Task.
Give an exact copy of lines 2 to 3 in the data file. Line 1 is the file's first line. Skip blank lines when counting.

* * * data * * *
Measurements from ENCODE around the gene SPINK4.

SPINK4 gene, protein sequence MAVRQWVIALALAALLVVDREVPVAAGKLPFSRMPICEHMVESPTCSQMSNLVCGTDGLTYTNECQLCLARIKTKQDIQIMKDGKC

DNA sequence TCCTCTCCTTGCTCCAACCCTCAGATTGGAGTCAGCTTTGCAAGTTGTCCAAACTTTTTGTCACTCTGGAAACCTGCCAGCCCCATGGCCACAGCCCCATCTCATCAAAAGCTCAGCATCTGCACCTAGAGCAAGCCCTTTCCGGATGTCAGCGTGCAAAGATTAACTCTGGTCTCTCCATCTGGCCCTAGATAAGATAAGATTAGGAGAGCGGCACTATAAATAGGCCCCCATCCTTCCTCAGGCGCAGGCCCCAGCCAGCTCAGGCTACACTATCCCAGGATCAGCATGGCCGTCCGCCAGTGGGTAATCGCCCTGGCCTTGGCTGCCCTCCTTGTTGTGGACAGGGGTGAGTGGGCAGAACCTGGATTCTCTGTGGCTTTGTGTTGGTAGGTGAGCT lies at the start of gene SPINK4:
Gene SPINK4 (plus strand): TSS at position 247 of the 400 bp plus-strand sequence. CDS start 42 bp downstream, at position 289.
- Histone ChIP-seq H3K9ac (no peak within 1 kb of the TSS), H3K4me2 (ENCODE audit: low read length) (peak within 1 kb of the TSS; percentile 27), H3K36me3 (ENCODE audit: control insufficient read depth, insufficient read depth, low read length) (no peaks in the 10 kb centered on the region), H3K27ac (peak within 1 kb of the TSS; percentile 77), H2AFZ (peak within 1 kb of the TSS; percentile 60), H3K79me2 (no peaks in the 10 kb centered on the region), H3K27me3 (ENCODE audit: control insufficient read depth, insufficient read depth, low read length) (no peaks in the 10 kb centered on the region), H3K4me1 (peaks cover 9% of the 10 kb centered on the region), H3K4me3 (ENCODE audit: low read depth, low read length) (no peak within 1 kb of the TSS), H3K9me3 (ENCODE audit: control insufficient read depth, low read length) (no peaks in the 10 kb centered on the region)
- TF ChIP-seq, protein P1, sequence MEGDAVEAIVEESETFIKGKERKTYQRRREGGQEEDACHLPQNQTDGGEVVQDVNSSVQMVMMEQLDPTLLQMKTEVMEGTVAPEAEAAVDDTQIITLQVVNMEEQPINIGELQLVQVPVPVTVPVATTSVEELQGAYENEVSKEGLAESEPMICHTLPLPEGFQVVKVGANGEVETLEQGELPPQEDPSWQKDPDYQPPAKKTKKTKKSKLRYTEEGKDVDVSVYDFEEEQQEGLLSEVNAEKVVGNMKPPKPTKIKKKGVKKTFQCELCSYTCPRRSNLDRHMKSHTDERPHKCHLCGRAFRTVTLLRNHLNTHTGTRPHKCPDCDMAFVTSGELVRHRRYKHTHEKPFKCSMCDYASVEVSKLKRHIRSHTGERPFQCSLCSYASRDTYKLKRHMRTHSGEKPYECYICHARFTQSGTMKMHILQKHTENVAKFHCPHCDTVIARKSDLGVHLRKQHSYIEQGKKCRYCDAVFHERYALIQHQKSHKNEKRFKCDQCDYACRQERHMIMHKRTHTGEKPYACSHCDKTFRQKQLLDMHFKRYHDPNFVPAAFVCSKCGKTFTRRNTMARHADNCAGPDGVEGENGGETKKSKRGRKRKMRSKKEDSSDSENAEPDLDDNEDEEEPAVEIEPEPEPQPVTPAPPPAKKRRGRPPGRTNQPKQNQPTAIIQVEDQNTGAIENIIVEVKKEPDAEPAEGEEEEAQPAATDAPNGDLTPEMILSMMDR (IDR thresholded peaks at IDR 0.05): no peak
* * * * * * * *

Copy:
SPINK4 gene, protein sequence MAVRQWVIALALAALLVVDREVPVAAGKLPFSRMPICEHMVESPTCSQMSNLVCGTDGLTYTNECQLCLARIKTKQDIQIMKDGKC

DNA sequence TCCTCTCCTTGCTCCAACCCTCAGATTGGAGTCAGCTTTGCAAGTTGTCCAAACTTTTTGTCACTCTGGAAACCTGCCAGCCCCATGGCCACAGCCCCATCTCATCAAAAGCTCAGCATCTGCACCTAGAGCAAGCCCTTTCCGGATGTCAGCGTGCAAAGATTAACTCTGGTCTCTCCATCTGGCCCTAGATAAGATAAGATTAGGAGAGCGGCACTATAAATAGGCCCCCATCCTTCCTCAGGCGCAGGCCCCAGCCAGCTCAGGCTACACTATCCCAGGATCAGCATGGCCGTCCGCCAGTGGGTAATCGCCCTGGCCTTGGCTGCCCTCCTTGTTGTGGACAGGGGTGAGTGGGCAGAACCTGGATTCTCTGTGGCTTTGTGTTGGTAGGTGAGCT lies at the start of gene SPINK4: